Will SGBs turn out more tax efficient than Gold ETFs in FY24

Will SGBs be more efficient than Gold ETFs
Will SGBs be more efficient than Gold ETFs

by 5paisa Research Team Last Updated: Mar 29, 2023 - 01:30 pm 344 Views

There has been a constant debate over which is a better way to buy gold in non-physical form? Is it gold ETFs or is it the sovereign gold bonds. To be fair, gold bonds paid interest at around 2.5% per annum on the value of the cost price of the gold bonds and they also were fully guaranteed by the government in terms of gold principal in (grams) and the interest pay-out. In short, the risk of not getting the pay-outs on sovereign gold bonds was almost non-existent. However, there was a catch. Gold bonds had a very long lock-in period and also gold bonds were not available on tap. That is where Gold ETFs filled the gap.

How gold ETFs added value to investors?

The very shortfalls of sovereign gold bonds became the selling point for the gold ETFs. Gold ETFs were issued as units of 1 gram by Indian SEBI-registered AMCs. Gold ETFs are closed ended funds, but there are listed on the stock exchanges. Typically, gold ETFs (exchange traded funds) have been quite liquid in the Indian context, so entry and exit have never been an issue. Like the gold bonds, the gold ETFs were also a play on the gold prices and the value of the gold ETFs appreciated with the price of gold. But there were some key merits.

  1. While gold ETFs were not guaranteed like sovereign gold bonds (SGBs), they are regulated by SEBI, which makes them reliable products. Also, the AMC is bound to maintain physical gold equivalent to the units of ETFs with a custodian bank.

  2. Gold ETFs, unlike sovereign gold bonds, are available on tap. It can be bought at any point of time in the real time market and one does not have to wait for the government to announce a tranche of SGBs to apply for.

  3. Gold ETFs were also extremely simple in the sense that any trader or investor with a trading account and demat account could transact in gold ETFs. They could be bought with the trading account and held in the demat account.

  4. Above all, gold ETFs had the advantage of zero lock-in. Technically, one can exit the gold ETFs at any point of time without worrying about any lock-in. That is unlike the SGB where you have exit options only after the completion of the fifth year.

Apart from the above points, gold ETFs were at par with sovereign gold bonds (except in the 8 year exemption), so there was not much to choose. That tax aspect is likely to change.

What has changed for gold ETFs in the latest Finance Bill

Let us first understand the current situation and the new situation from April 2023 onwards. Currently, mutual funds / ETFs with an exposure of 65% or more to equity are classified as equity fund and the rest are classified as non-equity funds. Non-equity funds include debt funds, gold funds and fund of funds. Today, capital gains on non-equity funds (including gold ETFs) are taxed at 2 levels.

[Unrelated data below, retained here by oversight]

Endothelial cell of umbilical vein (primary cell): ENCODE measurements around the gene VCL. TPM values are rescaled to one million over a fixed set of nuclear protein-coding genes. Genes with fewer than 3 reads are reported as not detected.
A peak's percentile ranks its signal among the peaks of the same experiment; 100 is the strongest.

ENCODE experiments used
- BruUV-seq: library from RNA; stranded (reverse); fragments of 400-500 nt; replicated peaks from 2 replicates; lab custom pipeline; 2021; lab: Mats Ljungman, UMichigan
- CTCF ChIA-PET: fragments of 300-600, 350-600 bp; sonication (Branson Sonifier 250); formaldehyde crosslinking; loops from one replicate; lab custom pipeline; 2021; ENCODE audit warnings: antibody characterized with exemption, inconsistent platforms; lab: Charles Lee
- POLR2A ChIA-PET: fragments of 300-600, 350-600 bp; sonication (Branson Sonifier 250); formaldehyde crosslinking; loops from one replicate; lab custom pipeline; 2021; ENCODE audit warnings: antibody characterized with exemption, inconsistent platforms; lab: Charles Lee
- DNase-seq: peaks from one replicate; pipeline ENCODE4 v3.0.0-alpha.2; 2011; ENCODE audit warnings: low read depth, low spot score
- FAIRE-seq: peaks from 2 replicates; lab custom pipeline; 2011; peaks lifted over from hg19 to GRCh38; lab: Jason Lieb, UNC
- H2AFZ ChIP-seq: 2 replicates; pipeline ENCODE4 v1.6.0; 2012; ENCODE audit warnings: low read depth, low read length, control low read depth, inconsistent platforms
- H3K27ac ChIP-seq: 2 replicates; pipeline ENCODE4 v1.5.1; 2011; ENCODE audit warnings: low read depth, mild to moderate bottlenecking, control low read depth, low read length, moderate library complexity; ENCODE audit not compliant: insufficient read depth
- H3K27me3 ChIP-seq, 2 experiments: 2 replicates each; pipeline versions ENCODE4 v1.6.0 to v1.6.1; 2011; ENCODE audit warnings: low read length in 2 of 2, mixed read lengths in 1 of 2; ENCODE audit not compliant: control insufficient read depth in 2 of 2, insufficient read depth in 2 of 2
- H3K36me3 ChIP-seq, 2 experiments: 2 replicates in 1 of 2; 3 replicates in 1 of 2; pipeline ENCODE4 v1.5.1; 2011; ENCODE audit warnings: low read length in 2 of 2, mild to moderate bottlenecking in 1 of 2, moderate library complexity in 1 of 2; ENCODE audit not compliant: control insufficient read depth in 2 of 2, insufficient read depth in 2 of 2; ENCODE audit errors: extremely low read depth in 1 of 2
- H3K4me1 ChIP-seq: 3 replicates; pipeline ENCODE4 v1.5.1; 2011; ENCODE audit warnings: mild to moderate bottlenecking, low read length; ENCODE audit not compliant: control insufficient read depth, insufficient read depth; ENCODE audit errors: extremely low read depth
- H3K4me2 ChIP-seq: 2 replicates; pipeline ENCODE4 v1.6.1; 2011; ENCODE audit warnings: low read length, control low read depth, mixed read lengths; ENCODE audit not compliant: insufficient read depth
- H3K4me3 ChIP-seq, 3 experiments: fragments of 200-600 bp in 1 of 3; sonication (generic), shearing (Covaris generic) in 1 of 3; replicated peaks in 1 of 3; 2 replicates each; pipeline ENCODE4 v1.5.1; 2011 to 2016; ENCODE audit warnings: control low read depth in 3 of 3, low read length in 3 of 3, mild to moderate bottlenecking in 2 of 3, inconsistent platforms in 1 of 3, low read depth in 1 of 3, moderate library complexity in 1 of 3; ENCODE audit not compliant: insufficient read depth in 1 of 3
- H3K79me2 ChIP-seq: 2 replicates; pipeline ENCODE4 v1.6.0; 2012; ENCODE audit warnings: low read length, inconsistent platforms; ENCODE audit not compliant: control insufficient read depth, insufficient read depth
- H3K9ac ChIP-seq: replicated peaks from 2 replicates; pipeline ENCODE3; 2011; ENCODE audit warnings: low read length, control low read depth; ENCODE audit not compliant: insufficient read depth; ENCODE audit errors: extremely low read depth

• If the gold ETF is held for less than 36 months, it is short term capital gains and is taxed at the incremental rate of tax applicable, depending on the tax bracket of the investor.

  • However, if the gold ETF is held for more than 36 months, it is LTCG and taxed at concessional 20% with indexation benefit, resulting in effective tax of less than 10%.

That has been changed in the Finance Bill 2023-24. The Finance Bill effectively broke up non-equity funds like gold funds into 2 sub-categories to be taxed differently. Here is how.

  • Non-equity funds with less than 65% in equity but more than 35% in equity, will continue to get the same tax treatment as before. STCG will be taxed at peak rates but LTCG will be taxed at 20% with indexation benefits.

  • However, if equity component is less than 35%, then any gains (irrespective of holding period), will be treated as other income and taxed at the peak rate. Gold funds would obviously fall in this latter category.

Once this rule is implemented, investors are likely to prefer sovereign gold bonds over gold ETFs, due to the higher level of tax efficiency. Let us check out how Sovereign gold bonds will be more efficient.

SGBs will be more tax efficient than gold ETFs from FY24

There are two exit options in the case of SGBs. You can either opt for the redemption window offered by the RBI after 5th, 6th and 7th years. In such cases, the long term capital gains will be taxed at 20% with the benefit of indexation. However, if held for more than 8 years, the capital gains are full tax free. Check out the comparative table below. In both cases we assume Rs. 50,000 appreciating to Rs. 80,000 in 5 years and to Rs. 1 lakh in 8 years.


Gold ETF (5 years)

Gold ETF (8 years)

SGB (5 years)

SGB (8 years)






Value at end





Capital Gains





Indexed Cost of Buy





Indexed LTCG





Post tax gains





Now look at the above illustration and compare the second and fourth column. Gold ETFs have lost the indexation benefit and the entire gains are being taxed at the peak rate of 30%. However, that indexation benefit is still available in the case of Sovereign Gold Bonds (SGBs). As a result, the post-tax profits on SGBs held for 5 years is nearly 25% more than the post-tax gains made on the gold ETFs. Both the assets have moved exactly the same way. The difference in returns arises only because of the new tax regime for non-equity funds. In short, the new tax regime is going to be to the advantage of sovereign gold bonds (SGBs) but at the expense of gold exchange traded funds (ETFs).

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